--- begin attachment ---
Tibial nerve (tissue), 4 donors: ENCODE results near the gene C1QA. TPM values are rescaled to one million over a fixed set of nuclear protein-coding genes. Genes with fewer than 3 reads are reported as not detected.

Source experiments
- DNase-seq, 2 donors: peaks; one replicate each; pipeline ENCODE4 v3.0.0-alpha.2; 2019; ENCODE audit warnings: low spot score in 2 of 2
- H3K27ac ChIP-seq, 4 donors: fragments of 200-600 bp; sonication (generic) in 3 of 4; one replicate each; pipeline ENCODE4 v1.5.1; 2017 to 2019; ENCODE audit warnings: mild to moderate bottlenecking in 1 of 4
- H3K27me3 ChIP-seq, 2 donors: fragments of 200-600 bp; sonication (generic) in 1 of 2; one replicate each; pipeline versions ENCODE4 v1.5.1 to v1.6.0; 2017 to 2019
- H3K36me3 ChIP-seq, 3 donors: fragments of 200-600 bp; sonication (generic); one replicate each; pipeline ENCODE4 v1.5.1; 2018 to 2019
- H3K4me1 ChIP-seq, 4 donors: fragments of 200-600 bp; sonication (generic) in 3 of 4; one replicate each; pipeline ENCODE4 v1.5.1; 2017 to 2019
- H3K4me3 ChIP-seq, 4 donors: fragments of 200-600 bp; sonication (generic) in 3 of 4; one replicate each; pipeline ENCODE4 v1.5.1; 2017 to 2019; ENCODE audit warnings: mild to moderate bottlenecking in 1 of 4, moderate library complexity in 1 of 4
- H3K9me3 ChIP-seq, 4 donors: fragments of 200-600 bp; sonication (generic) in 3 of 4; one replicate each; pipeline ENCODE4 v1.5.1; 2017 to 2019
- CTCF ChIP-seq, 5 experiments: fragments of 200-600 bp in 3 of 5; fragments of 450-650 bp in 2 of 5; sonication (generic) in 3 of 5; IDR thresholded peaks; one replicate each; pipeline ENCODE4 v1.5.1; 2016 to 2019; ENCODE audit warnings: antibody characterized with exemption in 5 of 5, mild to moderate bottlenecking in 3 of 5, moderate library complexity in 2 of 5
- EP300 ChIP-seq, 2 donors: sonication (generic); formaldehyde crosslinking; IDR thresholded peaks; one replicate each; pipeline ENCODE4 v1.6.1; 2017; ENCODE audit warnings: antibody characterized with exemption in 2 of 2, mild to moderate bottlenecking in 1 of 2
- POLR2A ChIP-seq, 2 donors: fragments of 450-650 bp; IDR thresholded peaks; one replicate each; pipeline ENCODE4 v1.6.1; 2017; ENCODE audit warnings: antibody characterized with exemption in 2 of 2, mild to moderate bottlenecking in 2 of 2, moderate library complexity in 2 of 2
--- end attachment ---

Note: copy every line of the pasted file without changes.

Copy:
Tibial nerve (tissue), 4 donors: ENCODE results near the gene C1QA. TPM values are rescaled to one million over a fixed set of nuclear protein-coding genes. Genes with fewer than 3 reads are reported as not detected.

Source experiments
- DNase-seq, 2 donors: peaks; one replicate each; pipeline ENCODE4 v3.0.0-alpha.2; 2019; ENCODE audit warnings: low spot score in 2 of 2
- H3K27ac ChIP-seq, 4 donors: fragments of 200-600 bp; sonication (generic) in 3 of 4; one replicate each; pipeline ENCODE4 v1.5.1; 2017 to 2019; ENCODE audit warnings: mild to moderate bottlenecking in 1 of 4
- H3K27me3 ChIP-seq, 2 donors: fragments of 200-600 bp; sonication (generic) in 1 of 2; one replicate each; pipeline versions ENCODE4 v1.5.1 to v1.6.0; 2017 to 2019
- H3K36me3 ChIP-seq, 3 donors: fragments of 200-600 bp; sonication (generic); one replicate each; pipeline ENCODE4 v1.5.1; 2018 to 2019
- H3K4me1 ChIP-seq, 4 donors: fragments of 200-600 bp; sonication (generic) in 3 of 4; one replicate each; pipeline ENCODE4 v1.5.1; 2017 to 2019
- H3K4me3 ChIP-seq, 4 donors: fragments of 200-600 bp; sonication (generic) in 3 of 4; one replicate each; pipeline ENCODE4 v1.5.1; 2017 to 2019; ENCODE audit warnings: mild to moderate bottlenecking in 1 of 4, moderate library complexity in 1 of 4
- H3K9me3 ChIP-seq, 4 donors: fragments of 200-600 bp; sonication (generic) in 3 of 4; one replicate each; pipeline ENCODE4 v1.5.1; 2017 to 2019
- CTCF ChIP-seq, 5 experiments: fragments of 200-600 bp in 3 of 5; fragments of 450-650 bp in 2 of 5; sonication (generic) in 3 of 5; IDR thresholded peaks; one replicate each; pipeline ENCODE4 v1.5.1; 2016 to 2019; ENCODE audit warnings: antibody characterized with exemption in 5 of 5, mild to moderate bottlenecking in 3 of 5, moderate library complexity in 2 of 5
- EP300 ChIP-seq, 2 donors: sonication (generic); formaldehyde crosslinking; IDR thresholded peaks; one replicate each; pipeline ENCODE4 v1.6.1; 2017; ENCODE audit warnings: antibody characterized with exemption in 2 of 2, mild to moderate bottlenecking in 1 of 2
- POLR2A ChIP-seq, 2 donors: fragments of 450-650 bp; IDR thresholded peaks; one replicate each; pipeline ENCODE4 v1.6.1; 2017; ENCODE audit warnings: antibody characterized with exemption in 2 of 2, mild to moderate bottlenecking in 2 of 2, moderate library complexity in 2 of 2